But as a first-generation immigrant who’s constantly negotiating between two cultures, I’m used to it, too. That’s been my entire life, trying to negotiate between my family and their culture and my independent life as an American.
A couple of years ago, my family asked me to maintain a similar lie. I wasn’t familiar with the concept of withholding dire information as an act of mercy, and neither was my wife, who is white. Have you found that these kinds of lies are specific to Asian cultures, or are they common in any other cultures as well?
It’s definitely specific to Asians, but it goes beyond Asians. I’ve had people from Middle-Eastern cultures, South American cultures, Egyptian… it tends to be older cultures that are very based on the family unit as a collective that really relies on that structure. Less so modern societies that are more about the individual, where families are more separated. It’s been really surprising how common it is, especially in Asian countries.
When I was watching the movie, what struck me was… you needed to cast an actor with an interesting face. A lot of the best moments in the film are of Billi sitting still, not saying a word. Were you cognizant of that when you cast Awkwafina?
Absolutely. I knew that Billi would not be able to express her [true feelings] in the movie. I didn’t want to cheat and use voiceover. It’s a very simple setup once you know where she is emotionally, but it takes a very special actor to be able to pull off all of those emotions on their face and sustain the entire film going from scene to scene in a way that doesn’t feel repetitive.
She has such an expressive face that can play both the grief and the humor, sometimes both at the same time. That’s what I loved about her performance.
This is Awkwafina’s first dramatic turn as an actor. Was it a natural transition for her?
Based on her own relationship with her own grandmother, she had a very personal relationship to the story. But she was very intimidated. She had never done a leading, dramatic role. It was all very new to her. She didn’t know if she would be able to cry, and she didn’t know if that would feel real. There were definitely a lot of challenges and times when I really had to encourage her.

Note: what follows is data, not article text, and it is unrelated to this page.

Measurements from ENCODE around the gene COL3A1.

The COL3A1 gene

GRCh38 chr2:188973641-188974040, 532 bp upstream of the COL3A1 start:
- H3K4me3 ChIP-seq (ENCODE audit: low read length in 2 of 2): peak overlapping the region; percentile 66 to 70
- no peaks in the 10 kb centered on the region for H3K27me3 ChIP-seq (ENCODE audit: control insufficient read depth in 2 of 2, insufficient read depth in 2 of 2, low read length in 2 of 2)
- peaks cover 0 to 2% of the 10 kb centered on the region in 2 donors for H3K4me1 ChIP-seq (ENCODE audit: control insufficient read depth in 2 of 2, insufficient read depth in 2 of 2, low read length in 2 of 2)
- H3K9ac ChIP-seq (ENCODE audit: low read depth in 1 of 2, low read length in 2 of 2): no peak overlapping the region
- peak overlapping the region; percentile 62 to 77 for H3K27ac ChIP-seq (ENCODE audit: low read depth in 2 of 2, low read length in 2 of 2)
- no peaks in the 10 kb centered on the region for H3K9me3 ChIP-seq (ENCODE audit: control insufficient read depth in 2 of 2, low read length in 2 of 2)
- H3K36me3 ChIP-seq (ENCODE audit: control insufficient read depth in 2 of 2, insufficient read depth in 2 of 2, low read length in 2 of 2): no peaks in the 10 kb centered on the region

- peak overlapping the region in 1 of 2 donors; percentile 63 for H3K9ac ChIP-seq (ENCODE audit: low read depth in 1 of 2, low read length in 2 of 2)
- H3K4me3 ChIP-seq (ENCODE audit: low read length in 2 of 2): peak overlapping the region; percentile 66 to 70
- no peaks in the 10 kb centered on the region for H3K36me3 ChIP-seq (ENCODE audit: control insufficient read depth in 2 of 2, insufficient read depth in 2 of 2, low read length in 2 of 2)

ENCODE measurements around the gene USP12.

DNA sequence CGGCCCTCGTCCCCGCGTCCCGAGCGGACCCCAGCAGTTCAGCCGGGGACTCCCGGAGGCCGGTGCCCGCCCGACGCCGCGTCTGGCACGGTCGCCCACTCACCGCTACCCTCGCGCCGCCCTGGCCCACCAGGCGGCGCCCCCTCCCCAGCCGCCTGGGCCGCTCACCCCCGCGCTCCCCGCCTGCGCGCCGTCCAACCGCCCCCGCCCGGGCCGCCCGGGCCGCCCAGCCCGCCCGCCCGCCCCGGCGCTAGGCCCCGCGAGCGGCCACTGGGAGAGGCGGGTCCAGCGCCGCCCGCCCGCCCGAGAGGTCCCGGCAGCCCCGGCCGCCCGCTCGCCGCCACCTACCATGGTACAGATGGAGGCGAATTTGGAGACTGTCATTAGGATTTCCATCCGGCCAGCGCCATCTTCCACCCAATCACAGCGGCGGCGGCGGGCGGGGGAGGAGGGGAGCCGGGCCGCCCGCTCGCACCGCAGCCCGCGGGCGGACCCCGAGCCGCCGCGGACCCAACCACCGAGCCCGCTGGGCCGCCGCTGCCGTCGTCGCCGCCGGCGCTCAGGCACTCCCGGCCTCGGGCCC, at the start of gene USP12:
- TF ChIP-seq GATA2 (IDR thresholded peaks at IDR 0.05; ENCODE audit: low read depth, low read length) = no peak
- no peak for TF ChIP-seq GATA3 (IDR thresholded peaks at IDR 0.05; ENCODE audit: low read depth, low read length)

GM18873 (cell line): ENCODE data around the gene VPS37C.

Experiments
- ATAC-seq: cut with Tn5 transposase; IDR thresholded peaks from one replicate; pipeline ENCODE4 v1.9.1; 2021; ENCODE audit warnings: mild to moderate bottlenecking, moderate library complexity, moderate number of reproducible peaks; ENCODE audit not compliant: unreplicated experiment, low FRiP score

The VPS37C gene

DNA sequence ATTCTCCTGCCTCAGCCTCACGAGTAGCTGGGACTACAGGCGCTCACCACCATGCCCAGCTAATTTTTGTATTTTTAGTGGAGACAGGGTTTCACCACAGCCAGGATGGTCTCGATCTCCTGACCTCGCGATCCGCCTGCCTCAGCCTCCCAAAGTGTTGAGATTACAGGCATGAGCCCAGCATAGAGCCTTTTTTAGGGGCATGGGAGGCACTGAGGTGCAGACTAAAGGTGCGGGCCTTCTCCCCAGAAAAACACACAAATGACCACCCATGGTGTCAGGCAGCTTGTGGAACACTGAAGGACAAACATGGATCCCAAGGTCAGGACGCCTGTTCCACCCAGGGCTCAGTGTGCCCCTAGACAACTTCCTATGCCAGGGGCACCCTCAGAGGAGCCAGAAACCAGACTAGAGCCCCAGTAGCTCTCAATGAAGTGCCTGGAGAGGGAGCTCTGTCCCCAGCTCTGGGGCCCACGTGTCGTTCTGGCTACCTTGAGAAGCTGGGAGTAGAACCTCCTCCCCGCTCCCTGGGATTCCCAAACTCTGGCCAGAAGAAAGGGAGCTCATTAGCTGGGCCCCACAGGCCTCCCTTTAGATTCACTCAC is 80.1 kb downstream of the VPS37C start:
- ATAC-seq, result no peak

To me, it was a natural fit. I knew as soon as I saw her audition tape that she would be great. Sometimes I had to steer her away from comedy because she naturally leaned toward comedy in her acting, so I oftentimes had to strip all of that away. So when you had just pure Nora, who loves her grandma and doesn’t want to lose her, there’s a purity and innocence there that’s so lovely.
Shuzhen Zhao as Nai Nai (trailer screengrab)
Does your grandma know that the movie is about her?
No. She knows I made a movie, but she doesn’t know what it’s about. But I got to spend time with her during production.
Did filming in her town and spending time with her while you were in production inform your work?
A little bit. But she wasn’t there all the time. Certainly, the film was very personal on many levels, and it was very meta that we shot in my grandma’s neighborhood, and my grandma came to the set. We shot at my grandfather’s grave. Every day that we were shooting was tinged with this level of emotion and personal connection that is intangible, but I’m certain it infused itself into all of the scenes.
The movie seems to hinge on tone quite a bit. If it was too sad it would feel like some kind of dirge, and if it was too funny perhaps the humor would undermine the drama. Tell us about navigating the movie’s tonal shifts from scene to scene.
I didn’t set out to direct a comedy, and I never do. That’s just not the kind of director or writer I am. But I always find the humor in scenes. Sometimes it’s not even on the page. I’ll write a serious scene that reveals something about the characters, or it’s a dramatic plot point. I’m not writing for jokes. But tone is always in the back of my mind, so when I get on set, I look for ways to find that tone within the scene, whether that’s through production design, through blocking actors, the composition of the camera.
That’s the way that I find the humor, and usually, the actors don’t even know I’m doing it. They’ll later watch the movie and say, “It’s so funny! I had no idea it was so funny.” That’s intentional because I don’t want them to feel that they’re in a comedy. Their performances would be less grounded.
How have non-Asian people reacted to the film?
A woman who is white and young said to my friend, who is Asian, “I’ve just never felt so represented in a film before.” He was like, “Be careful what you say there. You have plenty of representation because you’re white. This isn’t for you to feel represented.” She was like, “I come from Eastern Europe, and I’m an immigrant. I came when I was twelve, and my grandma lives [back home].”
Sometimes we make assumptions about people. Like, you’re white, so you must relate to all white people on the screen. But in many ways, maybe even white stories deserve more specificity.
Why don’t we have more immigrant stories? Whatever color you are…it’s about the specificity of the story [the woman] connected to. The idea of immigration, of leaving your family behind. She hadn’t felt that represented on screen before, and she had every right to feel that way.